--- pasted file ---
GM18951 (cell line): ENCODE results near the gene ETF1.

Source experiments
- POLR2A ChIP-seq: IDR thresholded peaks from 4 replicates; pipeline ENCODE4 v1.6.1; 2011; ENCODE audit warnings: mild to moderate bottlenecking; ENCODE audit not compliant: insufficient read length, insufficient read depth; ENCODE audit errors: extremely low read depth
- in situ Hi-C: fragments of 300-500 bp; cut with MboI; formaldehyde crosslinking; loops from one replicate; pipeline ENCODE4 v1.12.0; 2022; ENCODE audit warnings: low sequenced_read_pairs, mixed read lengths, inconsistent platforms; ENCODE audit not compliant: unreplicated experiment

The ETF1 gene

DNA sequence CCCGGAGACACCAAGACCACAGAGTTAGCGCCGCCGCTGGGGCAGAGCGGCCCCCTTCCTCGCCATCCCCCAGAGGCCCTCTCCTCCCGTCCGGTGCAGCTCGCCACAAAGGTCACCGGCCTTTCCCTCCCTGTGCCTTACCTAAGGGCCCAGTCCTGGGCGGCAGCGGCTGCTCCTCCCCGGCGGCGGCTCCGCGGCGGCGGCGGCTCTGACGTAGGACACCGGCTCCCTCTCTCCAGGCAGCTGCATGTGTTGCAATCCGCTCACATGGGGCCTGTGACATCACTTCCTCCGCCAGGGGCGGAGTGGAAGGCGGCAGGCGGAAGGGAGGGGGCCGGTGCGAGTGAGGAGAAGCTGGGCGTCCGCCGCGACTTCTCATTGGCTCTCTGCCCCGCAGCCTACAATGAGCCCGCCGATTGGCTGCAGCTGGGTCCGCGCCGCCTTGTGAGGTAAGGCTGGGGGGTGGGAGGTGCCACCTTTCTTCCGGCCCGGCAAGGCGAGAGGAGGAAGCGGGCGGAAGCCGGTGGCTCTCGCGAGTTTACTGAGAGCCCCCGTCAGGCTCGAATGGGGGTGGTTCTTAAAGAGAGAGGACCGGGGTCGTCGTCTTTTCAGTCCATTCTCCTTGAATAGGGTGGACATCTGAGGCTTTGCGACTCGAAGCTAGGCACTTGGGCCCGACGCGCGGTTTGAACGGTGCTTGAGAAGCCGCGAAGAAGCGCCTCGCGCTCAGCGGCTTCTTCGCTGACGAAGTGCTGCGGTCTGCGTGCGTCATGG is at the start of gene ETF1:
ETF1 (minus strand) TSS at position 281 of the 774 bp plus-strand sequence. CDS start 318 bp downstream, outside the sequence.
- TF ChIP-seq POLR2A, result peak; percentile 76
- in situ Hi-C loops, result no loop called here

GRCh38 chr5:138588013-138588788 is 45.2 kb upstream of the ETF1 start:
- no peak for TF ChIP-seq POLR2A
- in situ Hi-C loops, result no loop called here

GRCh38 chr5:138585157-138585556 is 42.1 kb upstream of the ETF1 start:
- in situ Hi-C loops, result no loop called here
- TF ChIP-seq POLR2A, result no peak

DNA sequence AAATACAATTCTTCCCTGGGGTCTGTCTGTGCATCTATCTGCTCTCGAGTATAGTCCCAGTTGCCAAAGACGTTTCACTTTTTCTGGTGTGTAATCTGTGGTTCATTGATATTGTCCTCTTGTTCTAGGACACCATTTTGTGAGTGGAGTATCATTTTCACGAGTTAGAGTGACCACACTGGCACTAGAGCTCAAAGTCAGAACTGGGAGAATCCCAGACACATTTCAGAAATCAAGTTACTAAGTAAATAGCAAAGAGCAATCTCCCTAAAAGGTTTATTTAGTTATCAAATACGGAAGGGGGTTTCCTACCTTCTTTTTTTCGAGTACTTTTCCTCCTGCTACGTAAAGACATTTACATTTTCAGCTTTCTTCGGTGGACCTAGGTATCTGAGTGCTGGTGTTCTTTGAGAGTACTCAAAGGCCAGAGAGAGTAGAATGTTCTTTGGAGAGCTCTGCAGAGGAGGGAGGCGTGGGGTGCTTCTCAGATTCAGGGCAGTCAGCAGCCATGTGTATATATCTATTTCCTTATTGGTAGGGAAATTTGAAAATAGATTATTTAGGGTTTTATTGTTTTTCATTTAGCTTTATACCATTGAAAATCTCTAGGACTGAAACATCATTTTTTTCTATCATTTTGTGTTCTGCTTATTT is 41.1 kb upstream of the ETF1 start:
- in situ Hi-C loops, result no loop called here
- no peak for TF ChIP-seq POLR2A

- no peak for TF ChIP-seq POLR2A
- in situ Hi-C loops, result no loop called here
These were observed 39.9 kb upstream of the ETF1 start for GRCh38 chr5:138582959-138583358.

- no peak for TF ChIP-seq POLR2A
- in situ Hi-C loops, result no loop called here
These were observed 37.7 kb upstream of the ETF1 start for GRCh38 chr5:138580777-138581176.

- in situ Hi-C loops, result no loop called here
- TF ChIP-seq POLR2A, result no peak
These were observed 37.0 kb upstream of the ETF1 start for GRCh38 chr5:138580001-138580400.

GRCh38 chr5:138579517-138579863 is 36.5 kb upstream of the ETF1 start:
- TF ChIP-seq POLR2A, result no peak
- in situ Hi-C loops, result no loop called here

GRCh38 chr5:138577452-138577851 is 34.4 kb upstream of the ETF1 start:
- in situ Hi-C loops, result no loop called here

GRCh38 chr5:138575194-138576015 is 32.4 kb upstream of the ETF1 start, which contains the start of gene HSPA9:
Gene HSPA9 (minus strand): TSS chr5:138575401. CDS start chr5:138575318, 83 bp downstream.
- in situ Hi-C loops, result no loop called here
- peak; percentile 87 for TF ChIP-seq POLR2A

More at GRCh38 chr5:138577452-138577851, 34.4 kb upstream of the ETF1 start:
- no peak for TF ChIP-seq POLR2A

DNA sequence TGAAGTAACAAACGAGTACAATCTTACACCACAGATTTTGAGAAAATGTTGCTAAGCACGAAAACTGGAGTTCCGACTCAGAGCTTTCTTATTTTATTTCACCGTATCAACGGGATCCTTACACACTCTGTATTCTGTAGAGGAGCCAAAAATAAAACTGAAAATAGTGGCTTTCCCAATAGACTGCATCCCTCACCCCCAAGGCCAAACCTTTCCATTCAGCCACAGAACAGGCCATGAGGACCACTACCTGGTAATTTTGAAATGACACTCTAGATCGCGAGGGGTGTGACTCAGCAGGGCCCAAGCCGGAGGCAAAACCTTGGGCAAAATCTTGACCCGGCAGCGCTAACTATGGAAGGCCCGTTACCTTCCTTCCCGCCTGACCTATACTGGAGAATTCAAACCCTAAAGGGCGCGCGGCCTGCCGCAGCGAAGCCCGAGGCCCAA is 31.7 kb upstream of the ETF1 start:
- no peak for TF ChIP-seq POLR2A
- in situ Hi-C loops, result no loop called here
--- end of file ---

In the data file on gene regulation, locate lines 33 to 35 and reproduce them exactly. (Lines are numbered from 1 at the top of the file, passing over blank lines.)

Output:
GRCh38 chr5:138575194-138576015 is 32.4 kb upstream of the ETF1 start, which contains the start of gene HSPA9:
Gene HSPA9 (minus strand): TSS chr5:138575401. CDS start chr5:138575318, 83 bp downstream.
- in situ Hi-C loops, result no loop called here